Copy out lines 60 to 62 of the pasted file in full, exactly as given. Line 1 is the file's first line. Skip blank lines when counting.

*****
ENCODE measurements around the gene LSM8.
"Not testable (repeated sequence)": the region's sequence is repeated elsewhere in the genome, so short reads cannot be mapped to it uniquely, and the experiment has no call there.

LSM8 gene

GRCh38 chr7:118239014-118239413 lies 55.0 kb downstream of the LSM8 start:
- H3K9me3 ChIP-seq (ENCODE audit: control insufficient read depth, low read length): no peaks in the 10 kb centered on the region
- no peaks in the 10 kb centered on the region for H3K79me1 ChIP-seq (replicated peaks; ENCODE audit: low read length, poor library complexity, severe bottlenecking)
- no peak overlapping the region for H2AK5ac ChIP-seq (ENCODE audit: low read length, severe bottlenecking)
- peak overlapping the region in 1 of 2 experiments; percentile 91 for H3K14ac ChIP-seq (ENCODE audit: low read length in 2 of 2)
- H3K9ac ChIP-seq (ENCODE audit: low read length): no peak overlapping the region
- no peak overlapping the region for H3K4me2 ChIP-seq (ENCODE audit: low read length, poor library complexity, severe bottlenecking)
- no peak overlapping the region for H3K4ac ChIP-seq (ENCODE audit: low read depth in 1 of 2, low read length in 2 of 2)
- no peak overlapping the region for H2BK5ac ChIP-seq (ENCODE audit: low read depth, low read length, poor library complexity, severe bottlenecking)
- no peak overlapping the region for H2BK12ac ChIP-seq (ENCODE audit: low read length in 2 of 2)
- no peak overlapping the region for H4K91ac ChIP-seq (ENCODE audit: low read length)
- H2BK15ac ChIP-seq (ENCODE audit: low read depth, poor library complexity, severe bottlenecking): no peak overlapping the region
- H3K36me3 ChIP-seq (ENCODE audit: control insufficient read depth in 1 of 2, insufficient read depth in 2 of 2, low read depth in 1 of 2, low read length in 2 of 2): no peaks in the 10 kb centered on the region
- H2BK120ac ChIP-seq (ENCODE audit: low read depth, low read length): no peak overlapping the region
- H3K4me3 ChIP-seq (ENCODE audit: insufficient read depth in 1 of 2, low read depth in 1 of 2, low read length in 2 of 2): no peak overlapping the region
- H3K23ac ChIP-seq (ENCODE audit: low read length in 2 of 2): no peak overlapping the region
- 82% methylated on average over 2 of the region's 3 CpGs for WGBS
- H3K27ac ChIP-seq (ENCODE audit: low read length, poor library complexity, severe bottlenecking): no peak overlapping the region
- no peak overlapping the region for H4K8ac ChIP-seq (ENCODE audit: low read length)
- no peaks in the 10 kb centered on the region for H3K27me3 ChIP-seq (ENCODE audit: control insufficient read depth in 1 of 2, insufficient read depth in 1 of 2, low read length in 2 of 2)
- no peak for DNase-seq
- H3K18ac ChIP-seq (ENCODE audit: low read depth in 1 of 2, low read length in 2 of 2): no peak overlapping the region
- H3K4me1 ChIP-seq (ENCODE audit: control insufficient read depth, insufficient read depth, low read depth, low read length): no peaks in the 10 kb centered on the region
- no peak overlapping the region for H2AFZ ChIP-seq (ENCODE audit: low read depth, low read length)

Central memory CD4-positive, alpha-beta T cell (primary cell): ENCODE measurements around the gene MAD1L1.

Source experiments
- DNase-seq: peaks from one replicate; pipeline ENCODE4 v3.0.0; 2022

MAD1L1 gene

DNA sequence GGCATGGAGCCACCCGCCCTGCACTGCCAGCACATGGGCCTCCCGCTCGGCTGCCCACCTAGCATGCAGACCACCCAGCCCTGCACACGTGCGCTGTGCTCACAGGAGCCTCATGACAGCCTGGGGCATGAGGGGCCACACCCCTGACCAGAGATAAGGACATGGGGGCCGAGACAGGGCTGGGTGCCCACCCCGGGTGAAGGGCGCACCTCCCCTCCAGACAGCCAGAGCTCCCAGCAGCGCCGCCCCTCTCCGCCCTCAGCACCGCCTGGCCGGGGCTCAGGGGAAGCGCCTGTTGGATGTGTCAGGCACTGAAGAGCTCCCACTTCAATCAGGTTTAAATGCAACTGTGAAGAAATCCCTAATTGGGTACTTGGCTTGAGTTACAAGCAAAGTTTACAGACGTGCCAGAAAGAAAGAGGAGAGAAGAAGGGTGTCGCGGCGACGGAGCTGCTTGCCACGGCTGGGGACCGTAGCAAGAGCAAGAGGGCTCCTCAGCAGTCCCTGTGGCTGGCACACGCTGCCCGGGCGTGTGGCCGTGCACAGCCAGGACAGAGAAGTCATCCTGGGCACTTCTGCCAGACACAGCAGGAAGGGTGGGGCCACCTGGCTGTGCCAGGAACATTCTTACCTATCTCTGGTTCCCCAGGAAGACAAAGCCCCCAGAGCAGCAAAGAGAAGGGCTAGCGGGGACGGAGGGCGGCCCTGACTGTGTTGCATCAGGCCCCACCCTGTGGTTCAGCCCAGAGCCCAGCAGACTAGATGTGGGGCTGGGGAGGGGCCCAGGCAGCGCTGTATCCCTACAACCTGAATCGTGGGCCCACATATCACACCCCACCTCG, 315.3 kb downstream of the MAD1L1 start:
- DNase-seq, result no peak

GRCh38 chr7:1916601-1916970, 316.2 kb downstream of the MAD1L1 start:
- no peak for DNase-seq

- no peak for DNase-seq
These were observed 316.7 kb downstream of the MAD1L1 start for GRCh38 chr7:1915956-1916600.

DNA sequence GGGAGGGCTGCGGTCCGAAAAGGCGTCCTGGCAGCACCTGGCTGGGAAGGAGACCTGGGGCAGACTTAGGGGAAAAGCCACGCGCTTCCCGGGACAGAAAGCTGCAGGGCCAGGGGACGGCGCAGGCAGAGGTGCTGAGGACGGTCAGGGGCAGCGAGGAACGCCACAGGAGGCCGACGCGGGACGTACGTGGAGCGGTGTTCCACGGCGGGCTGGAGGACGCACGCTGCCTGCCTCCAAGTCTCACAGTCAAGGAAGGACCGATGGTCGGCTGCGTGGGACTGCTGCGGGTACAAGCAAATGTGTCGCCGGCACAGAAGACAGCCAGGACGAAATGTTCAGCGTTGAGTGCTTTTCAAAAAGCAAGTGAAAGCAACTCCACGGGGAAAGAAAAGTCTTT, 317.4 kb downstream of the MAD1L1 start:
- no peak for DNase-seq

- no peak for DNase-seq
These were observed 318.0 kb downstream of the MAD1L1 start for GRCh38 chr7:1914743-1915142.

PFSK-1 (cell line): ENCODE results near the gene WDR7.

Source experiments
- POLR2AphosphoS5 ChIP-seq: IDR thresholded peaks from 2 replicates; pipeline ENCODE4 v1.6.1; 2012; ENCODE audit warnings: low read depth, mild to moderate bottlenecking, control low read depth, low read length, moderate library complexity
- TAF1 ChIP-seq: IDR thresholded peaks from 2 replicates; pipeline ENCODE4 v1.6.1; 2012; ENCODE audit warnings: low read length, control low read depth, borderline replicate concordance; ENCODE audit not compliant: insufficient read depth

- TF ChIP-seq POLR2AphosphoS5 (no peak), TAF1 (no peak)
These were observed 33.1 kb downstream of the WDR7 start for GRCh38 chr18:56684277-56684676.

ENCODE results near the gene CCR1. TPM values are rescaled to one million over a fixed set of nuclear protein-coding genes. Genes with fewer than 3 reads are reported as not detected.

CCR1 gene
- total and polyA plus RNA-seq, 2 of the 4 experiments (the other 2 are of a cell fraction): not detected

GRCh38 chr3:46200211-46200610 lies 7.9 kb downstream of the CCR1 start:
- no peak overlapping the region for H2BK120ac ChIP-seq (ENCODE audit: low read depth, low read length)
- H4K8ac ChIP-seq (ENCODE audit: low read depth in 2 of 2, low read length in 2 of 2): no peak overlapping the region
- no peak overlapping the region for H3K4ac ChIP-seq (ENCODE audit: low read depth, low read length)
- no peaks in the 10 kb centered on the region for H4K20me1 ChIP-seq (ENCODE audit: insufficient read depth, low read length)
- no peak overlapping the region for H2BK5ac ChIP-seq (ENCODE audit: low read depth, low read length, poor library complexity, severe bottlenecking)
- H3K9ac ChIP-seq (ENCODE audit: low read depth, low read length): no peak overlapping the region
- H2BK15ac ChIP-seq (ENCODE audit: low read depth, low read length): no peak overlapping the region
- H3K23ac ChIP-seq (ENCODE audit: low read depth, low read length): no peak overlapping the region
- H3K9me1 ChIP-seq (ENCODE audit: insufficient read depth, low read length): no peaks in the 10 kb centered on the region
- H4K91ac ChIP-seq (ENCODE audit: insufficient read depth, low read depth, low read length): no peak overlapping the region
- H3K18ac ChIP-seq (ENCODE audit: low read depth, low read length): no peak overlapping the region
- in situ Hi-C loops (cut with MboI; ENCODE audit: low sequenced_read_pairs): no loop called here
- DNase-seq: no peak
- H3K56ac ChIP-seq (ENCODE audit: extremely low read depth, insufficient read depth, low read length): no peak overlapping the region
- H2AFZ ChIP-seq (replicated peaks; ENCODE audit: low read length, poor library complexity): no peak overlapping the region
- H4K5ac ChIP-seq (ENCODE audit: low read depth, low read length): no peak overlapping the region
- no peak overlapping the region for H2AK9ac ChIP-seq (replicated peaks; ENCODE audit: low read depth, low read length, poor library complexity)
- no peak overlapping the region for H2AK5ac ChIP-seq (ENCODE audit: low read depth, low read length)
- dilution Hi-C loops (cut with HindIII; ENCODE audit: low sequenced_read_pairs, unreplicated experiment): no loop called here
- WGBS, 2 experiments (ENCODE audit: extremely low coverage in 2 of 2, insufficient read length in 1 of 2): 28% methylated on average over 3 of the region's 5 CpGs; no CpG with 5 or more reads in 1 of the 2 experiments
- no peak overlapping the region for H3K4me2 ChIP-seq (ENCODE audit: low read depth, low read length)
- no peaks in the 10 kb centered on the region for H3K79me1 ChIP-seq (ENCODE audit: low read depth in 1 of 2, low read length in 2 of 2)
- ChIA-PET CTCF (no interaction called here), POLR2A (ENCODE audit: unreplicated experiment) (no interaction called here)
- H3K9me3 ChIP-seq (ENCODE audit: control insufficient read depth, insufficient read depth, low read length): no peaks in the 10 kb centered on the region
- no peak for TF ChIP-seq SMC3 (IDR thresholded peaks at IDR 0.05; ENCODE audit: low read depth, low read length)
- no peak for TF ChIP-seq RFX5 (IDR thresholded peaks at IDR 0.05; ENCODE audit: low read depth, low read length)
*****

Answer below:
- H3K9me1 ChIP-seq (ENCODE audit: insufficient read depth, low read length): no peaks in the 10 kb centered on the region
- H4K91ac ChIP-seq (ENCODE audit: insufficient read depth, low read depth, low read length): no peak overlapping the region
- H3K18ac ChIP-seq (ENCODE audit: low read depth, low read length): no peak overlapping the region